To notify or not to notify: decision aid for policy makers on whether to make an infectious disease mandatorily notifiable

Paul Bijkerk, Ewout B Fanoy, Katina Kardamanidis, Simone M van der Plas, Margreet J Te Wierik, Mirjam E Kretzschmar, George B Haringhuizen, Hans J van Vliet, Marianne A van der Sande

Research output: Contribution to journalA1: Web of Science-articlepeer-review

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Mandatory notification can be a useful tool to support infectious disease prevention and control. Guidelines are needed to help policymakers decide whether mandatory notification of an infectious disease is appropriate. We developed a decision aid, based on a range of criteria previously used in the Netherlands or in other regions to help decide whether to make a disease notifiable. Criteria were categorised as being effective, feasible and necessary with regard to the relevance of mandatory notification. Expert panels piloted the decision aid. Here we illustrate its use for three diseases (Vibrio vulnificus infection, chronic Q fever and dengue fever) for which mandatory notification was requested. For dengue fever, the expert panel advised mandatory notification; for V. vulnificus infection and chronic Q fever, the expert panel concluded that mandatory notification was not (yet) justified. Use of the decision aid led to a structured, transparent decision making process and a thorough assessment of the advantages and disadvantages of mandatory notification of these diseases. It also helped identify knowledge gaps that required further research before a decision could be made. We therefore recommend use of this aid for public health policy making.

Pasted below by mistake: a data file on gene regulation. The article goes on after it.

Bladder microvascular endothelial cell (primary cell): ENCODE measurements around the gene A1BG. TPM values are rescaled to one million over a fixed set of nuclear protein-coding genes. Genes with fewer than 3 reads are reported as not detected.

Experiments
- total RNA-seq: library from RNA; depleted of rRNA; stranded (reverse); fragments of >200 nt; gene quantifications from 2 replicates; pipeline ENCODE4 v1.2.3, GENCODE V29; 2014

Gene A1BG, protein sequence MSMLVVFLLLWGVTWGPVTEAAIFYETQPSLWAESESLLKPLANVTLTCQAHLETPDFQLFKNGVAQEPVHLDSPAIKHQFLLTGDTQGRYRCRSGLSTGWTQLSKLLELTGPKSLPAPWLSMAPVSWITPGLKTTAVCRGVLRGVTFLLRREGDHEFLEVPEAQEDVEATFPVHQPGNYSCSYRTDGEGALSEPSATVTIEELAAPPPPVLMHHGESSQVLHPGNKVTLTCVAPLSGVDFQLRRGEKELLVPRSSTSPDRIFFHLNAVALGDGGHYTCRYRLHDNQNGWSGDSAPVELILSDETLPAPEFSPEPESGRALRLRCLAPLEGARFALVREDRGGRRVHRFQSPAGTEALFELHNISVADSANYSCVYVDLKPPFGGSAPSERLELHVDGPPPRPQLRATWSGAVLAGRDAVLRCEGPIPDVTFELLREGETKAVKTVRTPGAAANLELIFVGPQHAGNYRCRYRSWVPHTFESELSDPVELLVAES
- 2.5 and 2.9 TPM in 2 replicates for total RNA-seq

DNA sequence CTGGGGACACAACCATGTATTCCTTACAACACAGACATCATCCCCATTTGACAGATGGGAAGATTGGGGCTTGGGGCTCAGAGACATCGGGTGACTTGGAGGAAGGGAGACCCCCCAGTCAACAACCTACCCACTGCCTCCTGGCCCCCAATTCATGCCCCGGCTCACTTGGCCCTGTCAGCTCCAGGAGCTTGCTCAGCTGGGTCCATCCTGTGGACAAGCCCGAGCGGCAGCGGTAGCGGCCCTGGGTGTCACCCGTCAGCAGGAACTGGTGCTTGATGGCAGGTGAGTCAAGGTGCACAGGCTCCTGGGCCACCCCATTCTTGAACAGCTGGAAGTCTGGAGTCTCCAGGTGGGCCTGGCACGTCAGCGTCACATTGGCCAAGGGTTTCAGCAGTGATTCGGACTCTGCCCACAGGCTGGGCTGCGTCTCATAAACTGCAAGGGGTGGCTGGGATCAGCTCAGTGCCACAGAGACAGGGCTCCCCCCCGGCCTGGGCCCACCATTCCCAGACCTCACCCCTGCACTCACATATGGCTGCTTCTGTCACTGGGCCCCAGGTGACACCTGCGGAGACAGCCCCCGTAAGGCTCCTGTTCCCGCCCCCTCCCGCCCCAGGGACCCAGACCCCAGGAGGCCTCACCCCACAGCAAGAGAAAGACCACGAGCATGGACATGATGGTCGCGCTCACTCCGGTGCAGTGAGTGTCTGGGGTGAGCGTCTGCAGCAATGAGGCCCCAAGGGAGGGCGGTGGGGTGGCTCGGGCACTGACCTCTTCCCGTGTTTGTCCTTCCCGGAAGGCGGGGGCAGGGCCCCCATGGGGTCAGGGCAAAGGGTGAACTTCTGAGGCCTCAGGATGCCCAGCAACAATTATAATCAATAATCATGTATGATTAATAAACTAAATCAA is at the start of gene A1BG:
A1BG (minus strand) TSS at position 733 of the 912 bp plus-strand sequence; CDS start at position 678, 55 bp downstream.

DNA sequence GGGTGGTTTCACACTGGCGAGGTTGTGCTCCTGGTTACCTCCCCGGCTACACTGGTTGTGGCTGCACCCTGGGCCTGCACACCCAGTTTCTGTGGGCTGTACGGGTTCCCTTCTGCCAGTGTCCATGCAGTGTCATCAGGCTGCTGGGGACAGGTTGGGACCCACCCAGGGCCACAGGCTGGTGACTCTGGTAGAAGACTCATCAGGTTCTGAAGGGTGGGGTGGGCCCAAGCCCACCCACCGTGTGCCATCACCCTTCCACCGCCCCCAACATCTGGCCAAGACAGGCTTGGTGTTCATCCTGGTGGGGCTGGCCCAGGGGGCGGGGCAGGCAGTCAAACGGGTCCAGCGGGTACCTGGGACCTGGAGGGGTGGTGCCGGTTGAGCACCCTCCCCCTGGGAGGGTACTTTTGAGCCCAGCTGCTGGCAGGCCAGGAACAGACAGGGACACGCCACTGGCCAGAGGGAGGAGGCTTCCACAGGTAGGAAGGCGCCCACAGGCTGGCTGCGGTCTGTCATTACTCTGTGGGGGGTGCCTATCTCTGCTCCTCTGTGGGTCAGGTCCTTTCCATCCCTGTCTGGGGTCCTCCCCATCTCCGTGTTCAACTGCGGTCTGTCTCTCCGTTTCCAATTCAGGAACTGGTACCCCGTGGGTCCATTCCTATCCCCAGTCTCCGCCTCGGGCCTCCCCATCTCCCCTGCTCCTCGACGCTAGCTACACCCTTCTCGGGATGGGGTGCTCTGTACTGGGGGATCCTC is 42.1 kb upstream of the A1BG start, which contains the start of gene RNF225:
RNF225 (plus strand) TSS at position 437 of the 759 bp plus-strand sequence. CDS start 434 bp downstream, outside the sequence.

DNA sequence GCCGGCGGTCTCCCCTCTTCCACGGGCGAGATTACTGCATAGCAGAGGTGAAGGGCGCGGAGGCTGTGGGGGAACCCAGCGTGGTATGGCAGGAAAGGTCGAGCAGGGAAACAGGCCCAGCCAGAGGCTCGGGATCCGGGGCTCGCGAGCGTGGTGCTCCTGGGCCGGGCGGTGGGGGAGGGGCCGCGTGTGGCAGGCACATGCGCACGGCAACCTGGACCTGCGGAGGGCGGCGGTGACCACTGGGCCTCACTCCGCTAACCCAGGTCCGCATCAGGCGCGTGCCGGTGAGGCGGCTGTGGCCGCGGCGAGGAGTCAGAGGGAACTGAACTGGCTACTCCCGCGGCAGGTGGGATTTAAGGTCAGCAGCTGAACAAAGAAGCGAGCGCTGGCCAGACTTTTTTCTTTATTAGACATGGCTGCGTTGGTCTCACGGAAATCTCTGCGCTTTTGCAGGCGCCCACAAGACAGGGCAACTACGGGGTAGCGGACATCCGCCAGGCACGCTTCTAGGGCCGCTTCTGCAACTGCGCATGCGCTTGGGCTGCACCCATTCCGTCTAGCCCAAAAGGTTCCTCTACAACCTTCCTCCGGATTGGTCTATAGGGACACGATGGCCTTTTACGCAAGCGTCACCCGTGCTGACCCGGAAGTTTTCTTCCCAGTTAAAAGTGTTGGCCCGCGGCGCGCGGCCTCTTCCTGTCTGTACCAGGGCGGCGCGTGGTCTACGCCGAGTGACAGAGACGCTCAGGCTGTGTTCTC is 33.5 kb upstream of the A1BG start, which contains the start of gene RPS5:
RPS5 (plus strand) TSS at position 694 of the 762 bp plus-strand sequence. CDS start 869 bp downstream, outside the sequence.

Original languageEnglish
Article number30003
Issue number34
Number of pages8
Publication statusPublished - 2015


  • Administrative Personnel
  • Communicable Diseases
  • Cross-Sectional Studies
  • Decision Support Techniques
  • Dengue/epidemiology
  • Disease Notification
  • Health Knowledge, Attitudes, Practice
  • Humans
  • Infection Control
  • Mandatory Reporting
  • Netherlands/epidemiology
  • Policy Making
  • Population Surveillance
  • Practice Patterns, Physicians'
  • Public Health
  • Public Policy
  • Q Fever/epidemiology
  • Surveys and Questionnaires
  • Vibrio Infections/epidemiology


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